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Assessment of Mission Size Trade-offs for NASA’s Earth and Space Science Missions APPENDIXES
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Assessment of Mission Size Trade-offs for NASA’s Earth and Space Science Missions A Letter of Request from NASA to the Space Studies Board
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Assessment of Mission Size Trade-offs for NASA’s Earth and Space Science Missions National Aeronautics and Space Administration Headquarters Washington, DC 20546-0001 APR 22 1999 Reply to Attn of: SR Professor Claude Canizares Chair, Space Studies Board National Academy of Sciences 2101 Constitution Avenue, NW Washington, DC 20418 Dear Professor Canizares: Both the Earth Science Enterprise and the Space Science Enterprise have, during the past few years, created near-and longer-term goals for their scientific programs, as well as missions to accomplish those research goals. The Space Studies Board (SSB), as well as other boards and task groups, have had a major role in shaping and reviewing those science plans and planned missions. We believe that the planned missions in each of our two disciplines consist of balanced sets of small, medium, and large missions, tailored to the range of science questions to be addressed, and as dictated by the physics of each observation to be conducted. Recently, there has been much emphasis on selecting, building, and launching “smaller, faster, cheaper, better” missions. Sometimes this emphasis created the impression that NASA has completely abandoned the mediumand larger missions which we have traditionally emphasized. Congress has directed NASA to: “. . contract with the National Research Council (NRC) for a study across all space science and Earth science disciplines to identify missions that cannot be accomplished within the parameters imposed by the smaller, faster, cheaper, better regime. The [study] report should focus on the next 15 years, and attempt to quantify the level of funding per project that would be required to meet the specified scientific goals. The report also should identify any criteria
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Assessment of Mission Size Trade-offs for NASA’s Earth and Space Science Missions and methods that could be used to measure whether the science accomplished using small satellites is better than that accomplished with larger, more complex spacecraft. The report is to be submitted to the Committee no later than September 30, 1999.” The purpose of this letter is to request that the SSB conduct such a study. We are addressing the SSB since it is the NRC entity with the longest connection to the science interests of both Earth and space science disciplines, and assume that other entities will be involved as appropriate. The level of funding for each project in the next 15 years will depend on its precise science objectives and implementation. Since mission planning for the latter part of the 15-year interval is currently underway in both the Office of Space Science and the Office of Earth Science, and since important elements of these offices’ programs will be accomplished through competitive selections in the community-based Explorer, Discovery, and Earth System Science Pathfinder lines, a complete allocation of science objectives to particular missions cannot be made at this time. For the later part of the 15-year period, your assessment may address generic mission ideas presented in the strategic plans. For the purposes of this study, we request that you consider three broad mission categories: Small missions with a total cost (including 1aunch, operations, and science analysis) of less than $150M; medium missions with total costs up to $350M; and large missions, including strategic missions and observatories, with a total cost (including launch, operations, and science analysis) of more than $350M. We recognize that the completion date of September 1999 is likely to pose a difficult challenge, and request your views about the earliest feasible time scale for completion of a study addressing the following specific questions: What are the general criteria for assessing strengths and limitations of small, medium, and large missions in terms of scientific productivity, including quality and amount of science value returned, responsiveness to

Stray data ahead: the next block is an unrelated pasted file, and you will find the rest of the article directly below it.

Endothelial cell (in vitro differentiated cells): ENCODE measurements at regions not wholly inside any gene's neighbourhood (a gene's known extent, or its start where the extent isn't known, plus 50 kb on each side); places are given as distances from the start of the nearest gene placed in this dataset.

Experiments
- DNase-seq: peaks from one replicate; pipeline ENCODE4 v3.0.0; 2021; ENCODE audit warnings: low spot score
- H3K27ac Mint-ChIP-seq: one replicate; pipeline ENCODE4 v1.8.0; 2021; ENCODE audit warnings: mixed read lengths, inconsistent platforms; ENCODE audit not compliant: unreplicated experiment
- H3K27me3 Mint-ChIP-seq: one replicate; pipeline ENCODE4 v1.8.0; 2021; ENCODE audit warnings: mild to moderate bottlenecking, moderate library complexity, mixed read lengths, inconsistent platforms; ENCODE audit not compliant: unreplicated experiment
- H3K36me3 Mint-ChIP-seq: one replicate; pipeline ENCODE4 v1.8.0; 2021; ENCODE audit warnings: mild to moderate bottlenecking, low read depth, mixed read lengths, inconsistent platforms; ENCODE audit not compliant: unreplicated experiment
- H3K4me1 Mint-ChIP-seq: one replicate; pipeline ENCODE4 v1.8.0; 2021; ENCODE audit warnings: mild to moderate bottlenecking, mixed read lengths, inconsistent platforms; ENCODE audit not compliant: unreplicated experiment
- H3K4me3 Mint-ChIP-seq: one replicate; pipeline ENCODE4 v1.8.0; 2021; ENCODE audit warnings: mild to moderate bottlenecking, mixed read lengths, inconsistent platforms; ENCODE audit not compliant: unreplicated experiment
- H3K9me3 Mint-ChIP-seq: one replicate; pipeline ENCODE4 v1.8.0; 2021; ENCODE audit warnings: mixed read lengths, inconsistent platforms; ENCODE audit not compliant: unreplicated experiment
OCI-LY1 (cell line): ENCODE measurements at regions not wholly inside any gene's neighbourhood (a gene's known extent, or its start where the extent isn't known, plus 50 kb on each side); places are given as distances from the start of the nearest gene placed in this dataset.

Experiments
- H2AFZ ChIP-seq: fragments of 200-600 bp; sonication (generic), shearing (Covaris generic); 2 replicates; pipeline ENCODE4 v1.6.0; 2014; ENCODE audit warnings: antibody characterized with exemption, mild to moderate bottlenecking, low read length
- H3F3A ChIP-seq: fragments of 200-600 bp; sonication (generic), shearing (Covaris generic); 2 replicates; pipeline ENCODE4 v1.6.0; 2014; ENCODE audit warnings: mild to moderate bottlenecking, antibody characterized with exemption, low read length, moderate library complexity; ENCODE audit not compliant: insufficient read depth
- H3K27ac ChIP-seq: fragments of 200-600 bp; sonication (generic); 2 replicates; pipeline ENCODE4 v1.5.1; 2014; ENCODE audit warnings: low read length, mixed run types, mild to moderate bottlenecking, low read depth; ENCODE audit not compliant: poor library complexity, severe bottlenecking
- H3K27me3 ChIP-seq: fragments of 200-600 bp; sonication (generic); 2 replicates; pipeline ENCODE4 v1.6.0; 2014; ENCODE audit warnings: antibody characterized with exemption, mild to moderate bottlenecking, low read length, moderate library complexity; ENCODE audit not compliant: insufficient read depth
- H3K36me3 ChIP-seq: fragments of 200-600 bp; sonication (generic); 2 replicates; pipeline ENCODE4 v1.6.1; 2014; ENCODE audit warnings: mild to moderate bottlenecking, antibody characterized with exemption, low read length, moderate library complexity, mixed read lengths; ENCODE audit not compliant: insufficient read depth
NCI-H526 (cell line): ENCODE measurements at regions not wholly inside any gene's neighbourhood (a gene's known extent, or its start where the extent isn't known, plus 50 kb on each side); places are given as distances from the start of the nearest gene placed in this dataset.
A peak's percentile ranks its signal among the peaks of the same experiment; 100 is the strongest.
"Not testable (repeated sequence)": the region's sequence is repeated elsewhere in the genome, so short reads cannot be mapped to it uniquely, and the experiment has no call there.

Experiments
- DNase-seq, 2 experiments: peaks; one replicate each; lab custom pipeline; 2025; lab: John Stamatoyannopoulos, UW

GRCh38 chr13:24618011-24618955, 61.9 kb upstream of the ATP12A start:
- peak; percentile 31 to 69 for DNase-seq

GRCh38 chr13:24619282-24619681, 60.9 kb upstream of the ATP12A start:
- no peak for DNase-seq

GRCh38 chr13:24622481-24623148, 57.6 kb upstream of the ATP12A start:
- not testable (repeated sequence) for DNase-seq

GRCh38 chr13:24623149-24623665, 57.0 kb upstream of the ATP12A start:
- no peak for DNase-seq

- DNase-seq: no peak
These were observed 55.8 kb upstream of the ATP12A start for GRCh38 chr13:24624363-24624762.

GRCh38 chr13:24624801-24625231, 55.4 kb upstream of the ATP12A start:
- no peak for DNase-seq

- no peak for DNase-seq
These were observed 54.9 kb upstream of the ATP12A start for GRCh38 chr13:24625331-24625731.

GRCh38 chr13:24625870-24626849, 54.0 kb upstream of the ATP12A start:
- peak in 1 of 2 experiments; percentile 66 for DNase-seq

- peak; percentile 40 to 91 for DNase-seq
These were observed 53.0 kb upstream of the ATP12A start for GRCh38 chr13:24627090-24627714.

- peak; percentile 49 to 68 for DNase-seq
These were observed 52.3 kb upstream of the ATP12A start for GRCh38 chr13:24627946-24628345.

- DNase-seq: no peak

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Assessment of Mission Size Trade-offs for NASA’s Earth and Space Science Missions evolving opportunities, ability to take advantage of technological progress, and other factors? Within the near term, which science goals as provided in our strategic plans will require the use of medium and large missions, in terms of the definitions above and the strengths and limitations in (1) above? Although, the scientific goals and our mission plans are evolving, fairly complete recent summaries can be found at http://www.earth.nasa.gov/visions/index.html, and at http://spacescience.nasa.gov/strategy/1997. We look forward to receiving your proposal, including study costs and estimated completion date. If you require further information on our current plans, and to discuss study charter and implementation, please work with Dr. Jack Kaye, Director, Research Division, and Ms. Anngienetta Johnson, Director, Program Planning and Development in the Office of Earth Science, and Dr. Guenter Riegler, Director, Research Division, Office of Space Science. For contractual matters, please contact Ms. Dolores Holland at 202/358-0834. Sincerely, Ghassem R. Asrar Associate Administrator for Earth Science Edward J. Weiler Associate Administrator for Space Science cc: NRC/Mr. J. Alexander
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